Tanzania blockchain baby is the first in the world and is making headlines all over. Africa is doing all it can to improve the lives of its citizens in all spheres of life.
Blockchain is a technology that allows the distribution (and not copying) of digital information. It was originally created for digital currencies (cryptocurrencies) such as Bitcoin. A blockchain is simply a series of absolute or immutable data records. A bunch of computers not owned by any single entity manage these records. Each of these single blocks is bound to the other using cryptographic technology and principles, what is called a chain. In this way, a blockchain is a way of passing information from one point to another in a safe and automated manner. This is the technology on Tanzania blockchain baby.
“The blockchain is an incorruptible digital ledger of economic transactions that can be programmed to record not just financial transactions but virtually everything of value.” – Don & Alex Tapscott, authors Blockchain Revolution (2016).
Blockchain Technology and Maternal Health
In an effort to improve access to good healthcare, Africa is making history in the world. The latest feat towards improving maternal health is Tanzania blockchain baby. It is difficult to connect blockchain technology and maternal health (leave alone a baby) but be as it may, Africa has a baby through blockchain. As if this is not amazing enough, blockchain does not have only one, but three babies in Tanzania.
The project by Irish AID: Tech and Dutch PharmAccess was initially funded to tackle controversies in the charitable industry in areas of equitable distribution of donations. In order to track the aid given to susceptible women, the project decided to use blockchain technology in facilitating proper distribution of this aid. Additionally, they used this technology to share important data and to streamline the entire support process. This record keeping technology for cryptocurrencies and bitcoins is a major breakthrough for the Tanzania blockchain baby.
Tanzania Blockchain Baby Technology
According to reports, Tanzania blockchain baby feat was born last July but has just come to the limelight. Aid:Tech is an Irish project and it seems it has finally found a humanitarian application of blockchain technology. The technology seeks to digitally identify pregnant women and provide them with the support and care they require in Tanzania. These digital IDs allow women to get proper access to vital elements such as folic acid. The technology also uses IDs to track the pregnancy progress from the initial women data entry to the blockchain, to delivery.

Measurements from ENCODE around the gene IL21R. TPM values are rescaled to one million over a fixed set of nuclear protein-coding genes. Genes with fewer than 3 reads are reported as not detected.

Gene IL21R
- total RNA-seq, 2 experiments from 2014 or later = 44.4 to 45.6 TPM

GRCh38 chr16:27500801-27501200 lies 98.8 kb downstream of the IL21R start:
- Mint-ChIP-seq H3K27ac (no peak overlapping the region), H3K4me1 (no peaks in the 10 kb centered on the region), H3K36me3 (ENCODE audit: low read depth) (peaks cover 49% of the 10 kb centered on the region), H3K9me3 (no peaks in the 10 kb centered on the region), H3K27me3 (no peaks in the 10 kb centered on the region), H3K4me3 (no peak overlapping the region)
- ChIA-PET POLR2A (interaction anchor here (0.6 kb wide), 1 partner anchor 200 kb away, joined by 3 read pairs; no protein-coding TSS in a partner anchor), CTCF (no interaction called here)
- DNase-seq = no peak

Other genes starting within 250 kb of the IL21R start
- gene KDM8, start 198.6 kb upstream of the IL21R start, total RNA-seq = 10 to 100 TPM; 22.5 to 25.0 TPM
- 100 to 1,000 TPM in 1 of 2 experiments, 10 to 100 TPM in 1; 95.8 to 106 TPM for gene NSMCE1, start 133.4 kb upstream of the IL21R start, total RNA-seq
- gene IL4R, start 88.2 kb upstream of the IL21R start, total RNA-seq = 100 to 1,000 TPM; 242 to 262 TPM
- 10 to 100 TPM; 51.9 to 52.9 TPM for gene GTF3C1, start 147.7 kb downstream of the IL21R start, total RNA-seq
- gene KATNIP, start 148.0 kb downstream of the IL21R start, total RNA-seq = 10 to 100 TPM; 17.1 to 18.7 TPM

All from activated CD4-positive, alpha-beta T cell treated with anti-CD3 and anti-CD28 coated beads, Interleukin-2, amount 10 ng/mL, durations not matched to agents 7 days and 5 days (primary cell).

On 13th of July 2018, the first Tanzania blockchain baby was born. Two more followed this Tanzania blockchain bay a week later on 19th July 2018. This brought the blockchain babies to a total of three bundles of joy. Currently, the technology has made it possible for the mothers to get access to postnatal care as well as following up on doctor’s appointments and receiving needed medications. This distributed ledgers technology is lighting a new path towards better access to better maternal health in Africa.
How Blockchain Technology Works for Blockchain Babies
According to recent reports by Forbes, the technology works like this;
- Each pregnant woman receives a digital ID.
- The digital ID entitles the woman to get access to important vitamins such as folic acid.
- Additionally, the ID tracks the pregnancy progress through data added to the blockchain.
- The tracking starts after the woman is first registered, through medical appointments to birth.
- Currently, the system also allows women to receive postnatal care and follow-up doctor’s appointments as needed.
This Tanzania blockchain baby technology project has well-meaning goals for infants and mothers in Tanzania. The country has high infant mortality rates that currently stand at 556 deaths per 100,000 live births. In addition to other healthcare challenges, Tanzania also has difficulties in getting fund donations from well-wishers to deserving women. For these two reasons, the project was established and it is working quite well.
Joseph Thompson co-founded AID:Tech in order to provide more transparency in the distribution of aid to deserving people. The idea came as a result of his previous encounter with aid distribution fraud. The organization made the first successful attempt at aid distribution to Syrian refuges in Lebanon in 2015 using blockchain technology. The system encountered fraud in food vouchers where wrongful beneficiaries would benefit. The system invalidated these vouchers.
The United Nations named AID:Tech one of their ten global Sustainable Development Goal Pioneers for 2017. Additionally, many private investors got interested in blockchain technology and how it can deliver important aid. For this reason, the organization drew interest from private investors such as Enterprise Ireland, TechStars, SGInnovate and American backer Jason Calacanis. The list also includes Rockefeller and Expo2020.
Despite immense global recognition, it is the Tanzania blockchain baby that elevates the project to international limelight and popularity.